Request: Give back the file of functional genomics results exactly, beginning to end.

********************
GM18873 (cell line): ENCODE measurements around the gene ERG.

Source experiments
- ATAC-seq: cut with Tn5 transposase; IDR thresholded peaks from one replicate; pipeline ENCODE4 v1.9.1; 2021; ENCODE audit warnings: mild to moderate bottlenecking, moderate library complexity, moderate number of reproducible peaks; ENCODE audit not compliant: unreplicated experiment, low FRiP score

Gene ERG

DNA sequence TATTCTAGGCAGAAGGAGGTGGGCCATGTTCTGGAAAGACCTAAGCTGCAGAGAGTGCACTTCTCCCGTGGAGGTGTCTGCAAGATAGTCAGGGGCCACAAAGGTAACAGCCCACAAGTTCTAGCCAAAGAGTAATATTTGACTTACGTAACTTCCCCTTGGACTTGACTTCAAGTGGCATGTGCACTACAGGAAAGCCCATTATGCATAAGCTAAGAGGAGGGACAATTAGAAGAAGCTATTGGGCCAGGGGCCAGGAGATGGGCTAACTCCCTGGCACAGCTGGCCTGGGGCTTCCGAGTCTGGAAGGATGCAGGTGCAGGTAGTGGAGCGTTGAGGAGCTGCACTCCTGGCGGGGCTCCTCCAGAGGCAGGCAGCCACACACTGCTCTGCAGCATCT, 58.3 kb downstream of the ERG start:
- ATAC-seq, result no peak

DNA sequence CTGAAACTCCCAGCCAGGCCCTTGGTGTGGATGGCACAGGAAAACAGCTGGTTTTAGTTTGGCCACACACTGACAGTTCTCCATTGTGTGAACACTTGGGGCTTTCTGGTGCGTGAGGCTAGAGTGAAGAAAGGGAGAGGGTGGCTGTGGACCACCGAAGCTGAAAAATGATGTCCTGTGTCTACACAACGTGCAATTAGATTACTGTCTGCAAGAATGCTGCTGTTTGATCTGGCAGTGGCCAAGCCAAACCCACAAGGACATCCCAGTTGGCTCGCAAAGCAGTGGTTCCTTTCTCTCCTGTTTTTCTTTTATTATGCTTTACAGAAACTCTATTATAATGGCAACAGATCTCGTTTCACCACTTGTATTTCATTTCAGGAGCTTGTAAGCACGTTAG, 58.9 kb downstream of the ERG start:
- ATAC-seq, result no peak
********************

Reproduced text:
GM18873 (cell line): ENCODE measurements around the gene ERG.

Source experiments
- ATAC-seq: cut with Tn5 transposase; IDR thresholded peaks from one replicate; pipeline ENCODE4 v1.9.1; 2021; ENCODE audit warnings: mild to moderate bottlenecking, moderate library complexity, moderate number of reproducible peaks; ENCODE audit not compliant: unreplicated experiment, low FRiP score

Gene ERG

DNA sequence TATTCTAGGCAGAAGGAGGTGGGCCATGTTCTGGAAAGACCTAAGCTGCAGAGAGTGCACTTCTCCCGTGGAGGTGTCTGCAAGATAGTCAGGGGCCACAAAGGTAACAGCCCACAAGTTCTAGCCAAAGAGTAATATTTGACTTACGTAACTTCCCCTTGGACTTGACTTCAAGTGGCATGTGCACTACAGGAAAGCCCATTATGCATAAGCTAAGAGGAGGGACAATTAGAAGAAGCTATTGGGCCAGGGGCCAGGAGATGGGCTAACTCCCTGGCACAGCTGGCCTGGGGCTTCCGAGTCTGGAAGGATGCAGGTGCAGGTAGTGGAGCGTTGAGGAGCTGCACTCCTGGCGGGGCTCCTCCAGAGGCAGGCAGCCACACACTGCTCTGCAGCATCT, 58.3 kb downstream of the ERG start:
- ATAC-seq, result no peak

DNA sequence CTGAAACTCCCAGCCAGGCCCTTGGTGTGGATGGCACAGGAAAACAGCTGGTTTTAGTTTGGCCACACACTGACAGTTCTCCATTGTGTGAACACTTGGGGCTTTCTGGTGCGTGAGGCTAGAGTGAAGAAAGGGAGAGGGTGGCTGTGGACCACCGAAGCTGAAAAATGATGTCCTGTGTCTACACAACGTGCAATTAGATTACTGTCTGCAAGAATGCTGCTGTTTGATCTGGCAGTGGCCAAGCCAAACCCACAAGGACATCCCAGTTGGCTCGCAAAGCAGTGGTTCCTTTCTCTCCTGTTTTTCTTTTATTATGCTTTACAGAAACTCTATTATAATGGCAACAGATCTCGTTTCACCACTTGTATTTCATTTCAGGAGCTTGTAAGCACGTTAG, 58.9 kb downstream of the ERG start:
- ATAC-seq, result no peak